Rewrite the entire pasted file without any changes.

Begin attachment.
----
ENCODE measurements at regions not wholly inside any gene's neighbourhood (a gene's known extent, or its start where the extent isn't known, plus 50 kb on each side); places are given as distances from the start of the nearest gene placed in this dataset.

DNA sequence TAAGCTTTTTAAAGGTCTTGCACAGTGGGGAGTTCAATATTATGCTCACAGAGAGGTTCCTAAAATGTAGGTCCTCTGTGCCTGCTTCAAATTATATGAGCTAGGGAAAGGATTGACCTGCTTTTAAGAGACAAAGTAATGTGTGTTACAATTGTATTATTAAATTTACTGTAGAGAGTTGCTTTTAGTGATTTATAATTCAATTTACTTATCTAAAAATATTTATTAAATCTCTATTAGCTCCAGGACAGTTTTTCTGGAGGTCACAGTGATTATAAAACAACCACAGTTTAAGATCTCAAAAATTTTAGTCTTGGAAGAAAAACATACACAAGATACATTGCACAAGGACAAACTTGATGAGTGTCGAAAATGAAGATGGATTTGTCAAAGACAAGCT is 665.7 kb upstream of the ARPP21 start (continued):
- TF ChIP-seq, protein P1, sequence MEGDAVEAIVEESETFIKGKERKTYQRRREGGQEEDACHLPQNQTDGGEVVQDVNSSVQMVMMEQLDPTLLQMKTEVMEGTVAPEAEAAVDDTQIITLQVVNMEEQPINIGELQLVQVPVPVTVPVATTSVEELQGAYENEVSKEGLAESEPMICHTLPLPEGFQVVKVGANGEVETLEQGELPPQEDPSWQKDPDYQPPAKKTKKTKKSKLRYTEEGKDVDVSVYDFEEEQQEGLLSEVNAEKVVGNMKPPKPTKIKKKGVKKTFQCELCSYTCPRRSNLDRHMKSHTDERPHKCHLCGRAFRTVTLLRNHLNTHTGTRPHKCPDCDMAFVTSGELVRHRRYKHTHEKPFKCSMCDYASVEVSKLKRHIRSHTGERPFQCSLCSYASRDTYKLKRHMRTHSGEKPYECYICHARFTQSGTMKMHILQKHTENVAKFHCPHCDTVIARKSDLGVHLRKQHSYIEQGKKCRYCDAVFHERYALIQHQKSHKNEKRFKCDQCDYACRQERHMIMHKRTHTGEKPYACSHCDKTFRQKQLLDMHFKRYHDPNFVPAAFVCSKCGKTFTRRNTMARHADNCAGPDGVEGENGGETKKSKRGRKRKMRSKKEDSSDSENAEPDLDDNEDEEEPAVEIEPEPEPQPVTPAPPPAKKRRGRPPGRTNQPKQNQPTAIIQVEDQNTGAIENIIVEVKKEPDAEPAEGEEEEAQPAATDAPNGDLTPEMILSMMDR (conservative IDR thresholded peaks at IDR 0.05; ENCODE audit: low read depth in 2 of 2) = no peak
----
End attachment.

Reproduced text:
ENCODE measurements at regions not wholly inside any gene's neighbourhood (a gene's known extent, or its start where the extent isn't known, plus 50 kb on each side); places are given as distances from the start of the nearest gene placed in this dataset.

DNA sequence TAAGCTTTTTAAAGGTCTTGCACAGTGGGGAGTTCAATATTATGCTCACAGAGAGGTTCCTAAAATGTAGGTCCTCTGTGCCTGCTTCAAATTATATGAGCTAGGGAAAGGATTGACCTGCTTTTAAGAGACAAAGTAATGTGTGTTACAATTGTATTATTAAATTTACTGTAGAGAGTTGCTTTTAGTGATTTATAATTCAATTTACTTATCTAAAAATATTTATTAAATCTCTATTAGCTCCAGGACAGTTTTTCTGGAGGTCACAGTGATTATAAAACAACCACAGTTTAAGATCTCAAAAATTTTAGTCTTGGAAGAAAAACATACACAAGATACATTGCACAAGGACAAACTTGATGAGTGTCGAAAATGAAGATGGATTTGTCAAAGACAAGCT is 665.7 kb upstream of the ARPP21 start (continued):
- TF ChIP-seq, protein P1, sequence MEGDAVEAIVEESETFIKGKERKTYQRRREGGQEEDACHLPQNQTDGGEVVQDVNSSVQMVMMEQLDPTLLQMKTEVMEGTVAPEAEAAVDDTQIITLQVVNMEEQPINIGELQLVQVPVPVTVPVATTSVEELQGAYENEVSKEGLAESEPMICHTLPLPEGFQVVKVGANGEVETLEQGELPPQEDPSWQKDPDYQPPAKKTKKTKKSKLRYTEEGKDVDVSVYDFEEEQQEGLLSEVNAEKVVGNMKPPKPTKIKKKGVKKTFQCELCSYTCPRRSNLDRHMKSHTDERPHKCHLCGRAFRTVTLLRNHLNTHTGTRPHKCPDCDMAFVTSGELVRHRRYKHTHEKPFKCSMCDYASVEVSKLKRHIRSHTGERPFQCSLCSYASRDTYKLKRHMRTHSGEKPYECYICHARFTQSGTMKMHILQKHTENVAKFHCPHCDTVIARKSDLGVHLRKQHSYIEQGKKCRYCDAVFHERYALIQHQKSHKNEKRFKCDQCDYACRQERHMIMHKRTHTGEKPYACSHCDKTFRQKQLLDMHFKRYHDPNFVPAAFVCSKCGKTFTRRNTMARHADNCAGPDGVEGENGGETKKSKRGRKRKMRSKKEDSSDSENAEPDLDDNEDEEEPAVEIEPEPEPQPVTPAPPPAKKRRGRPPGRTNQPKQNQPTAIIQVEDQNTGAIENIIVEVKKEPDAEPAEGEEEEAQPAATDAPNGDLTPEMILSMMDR (conservative IDR thresholded peaks at IDR 0.05; ENCODE audit: low read depth in 2 of 2) = no peak